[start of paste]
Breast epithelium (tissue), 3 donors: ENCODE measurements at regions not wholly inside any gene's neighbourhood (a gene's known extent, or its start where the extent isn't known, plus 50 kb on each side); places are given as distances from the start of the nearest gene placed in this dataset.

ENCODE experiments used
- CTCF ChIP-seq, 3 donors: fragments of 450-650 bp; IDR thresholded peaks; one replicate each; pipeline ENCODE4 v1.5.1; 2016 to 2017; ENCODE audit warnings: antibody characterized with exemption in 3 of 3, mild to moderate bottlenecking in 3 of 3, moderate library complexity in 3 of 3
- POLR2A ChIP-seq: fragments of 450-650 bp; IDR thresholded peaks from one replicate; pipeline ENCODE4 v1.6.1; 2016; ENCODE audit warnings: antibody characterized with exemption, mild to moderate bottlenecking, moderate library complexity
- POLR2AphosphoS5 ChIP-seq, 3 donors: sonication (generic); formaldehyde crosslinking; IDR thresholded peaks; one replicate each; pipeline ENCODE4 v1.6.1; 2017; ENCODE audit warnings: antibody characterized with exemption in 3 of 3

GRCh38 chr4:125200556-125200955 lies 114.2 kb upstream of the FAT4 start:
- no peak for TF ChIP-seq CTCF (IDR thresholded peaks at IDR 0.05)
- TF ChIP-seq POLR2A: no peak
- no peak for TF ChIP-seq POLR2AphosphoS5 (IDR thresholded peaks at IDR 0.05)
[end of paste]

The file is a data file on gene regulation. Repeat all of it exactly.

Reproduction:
Breast epithelium (tissue), 3 donors: ENCODE measurements at regions not wholly inside any gene's neighbourhood (a gene's known extent, or its start where the extent isn't known, plus 50 kb on each side); places are given as distances from the start of the nearest gene placed in this dataset.

ENCODE experiments used
- CTCF ChIP-seq, 3 donors: fragments of 450-650 bp; IDR thresholded peaks; one replicate each; pipeline ENCODE4 v1.5.1; 2016 to 2017; ENCODE audit warnings: antibody characterized with exemption in 3 of 3, mild to moderate bottlenecking in 3 of 3, moderate library complexity in 3 of 3
- POLR2A ChIP-seq: fragments of 450-650 bp; IDR thresholded peaks from one replicate; pipeline ENCODE4 v1.6.1; 2016; ENCODE audit warnings: antibody characterized with exemption, mild to moderate bottlenecking, moderate library complexity
- POLR2AphosphoS5 ChIP-seq, 3 donors: sonication (generic); formaldehyde crosslinking; IDR thresholded peaks; one replicate each; pipeline ENCODE4 v1.6.1; 2017; ENCODE audit warnings: antibody characterized with exemption in 3 of 3

GRCh38 chr4:125200556-125200955 lies 114.2 kb upstream of the FAT4 start:
- no peak for TF ChIP-seq CTCF (IDR thresholded peaks at IDR 0.05)
- TF ChIP-seq POLR2A: no peak
- no peak for TF ChIP-seq POLR2AphosphoS5 (IDR thresholded peaks at IDR 0.05)